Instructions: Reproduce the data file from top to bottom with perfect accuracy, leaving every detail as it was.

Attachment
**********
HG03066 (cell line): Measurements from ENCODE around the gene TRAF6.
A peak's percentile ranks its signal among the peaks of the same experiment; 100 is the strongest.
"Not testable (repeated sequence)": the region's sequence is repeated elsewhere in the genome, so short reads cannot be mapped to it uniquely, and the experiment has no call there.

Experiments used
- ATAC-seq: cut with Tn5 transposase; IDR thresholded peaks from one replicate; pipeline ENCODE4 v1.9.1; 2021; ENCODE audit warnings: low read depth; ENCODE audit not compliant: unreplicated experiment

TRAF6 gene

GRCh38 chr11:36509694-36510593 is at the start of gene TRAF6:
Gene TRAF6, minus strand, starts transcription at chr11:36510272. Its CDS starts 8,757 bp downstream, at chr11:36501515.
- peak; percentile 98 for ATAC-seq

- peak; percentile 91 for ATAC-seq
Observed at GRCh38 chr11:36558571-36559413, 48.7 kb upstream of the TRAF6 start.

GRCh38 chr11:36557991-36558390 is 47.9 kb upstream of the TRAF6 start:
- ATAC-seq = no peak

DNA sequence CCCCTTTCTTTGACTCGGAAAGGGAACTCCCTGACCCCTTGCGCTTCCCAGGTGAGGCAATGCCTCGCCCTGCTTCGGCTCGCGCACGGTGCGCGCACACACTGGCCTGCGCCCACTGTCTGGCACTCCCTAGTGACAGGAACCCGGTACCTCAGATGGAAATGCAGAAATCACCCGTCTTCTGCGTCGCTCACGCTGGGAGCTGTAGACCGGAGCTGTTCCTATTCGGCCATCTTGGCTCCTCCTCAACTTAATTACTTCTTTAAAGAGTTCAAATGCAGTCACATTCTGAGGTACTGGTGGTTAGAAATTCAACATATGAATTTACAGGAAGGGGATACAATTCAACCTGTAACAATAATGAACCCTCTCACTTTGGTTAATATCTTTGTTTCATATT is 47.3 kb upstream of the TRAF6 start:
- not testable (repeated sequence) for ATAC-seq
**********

HG03066 (cell line): Measurements from ENCODE around the gene TRAF6.
A peak's percentile ranks its signal among the peaks of the same experiment; 100 is the strongest.
"Not testable (repeated sequence)": the region's sequence is repeated elsewhere in the genome, so short reads cannot be mapped to it uniquely, and the experiment has no call there.

Experiments used
- ATAC-seq: cut with Tn5 transposase; IDR thresholded peaks from one replicate; pipeline ENCODE4 v1.9.1; 2021; ENCODE audit warnings: low read depth; ENCODE audit not compliant: unreplicated experiment

TRAF6 gene

GRCh38 chr11:36509694-36510593 is at the start of gene TRAF6:
Gene TRAF6, minus strand, starts transcription at chr11:36510272. Its CDS starts 8,757 bp downstream, at chr11:36501515.
- peak; percentile 98 for ATAC-seq

- peak; percentile 91 for ATAC-seq
Observed at GRCh38 chr11:36558571-36559413, 48.7 kb upstream of the TRAF6 start.

GRCh38 chr11:36557991-36558390 is 47.9 kb upstream of the TRAF6 start:
- ATAC-seq = no peak

DNA sequence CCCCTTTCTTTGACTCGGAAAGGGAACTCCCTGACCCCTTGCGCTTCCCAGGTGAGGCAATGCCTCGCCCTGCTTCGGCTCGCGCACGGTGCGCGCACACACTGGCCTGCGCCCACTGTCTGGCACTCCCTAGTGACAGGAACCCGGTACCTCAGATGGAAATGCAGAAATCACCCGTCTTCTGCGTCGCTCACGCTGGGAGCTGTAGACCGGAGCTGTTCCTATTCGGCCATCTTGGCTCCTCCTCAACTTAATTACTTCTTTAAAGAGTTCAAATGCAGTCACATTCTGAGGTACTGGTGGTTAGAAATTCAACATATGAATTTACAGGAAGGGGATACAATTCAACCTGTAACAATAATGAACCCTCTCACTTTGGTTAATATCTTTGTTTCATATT is 47.3 kb upstream of the TRAF6 start:
- not testable (repeated sequence) for ATAC-seq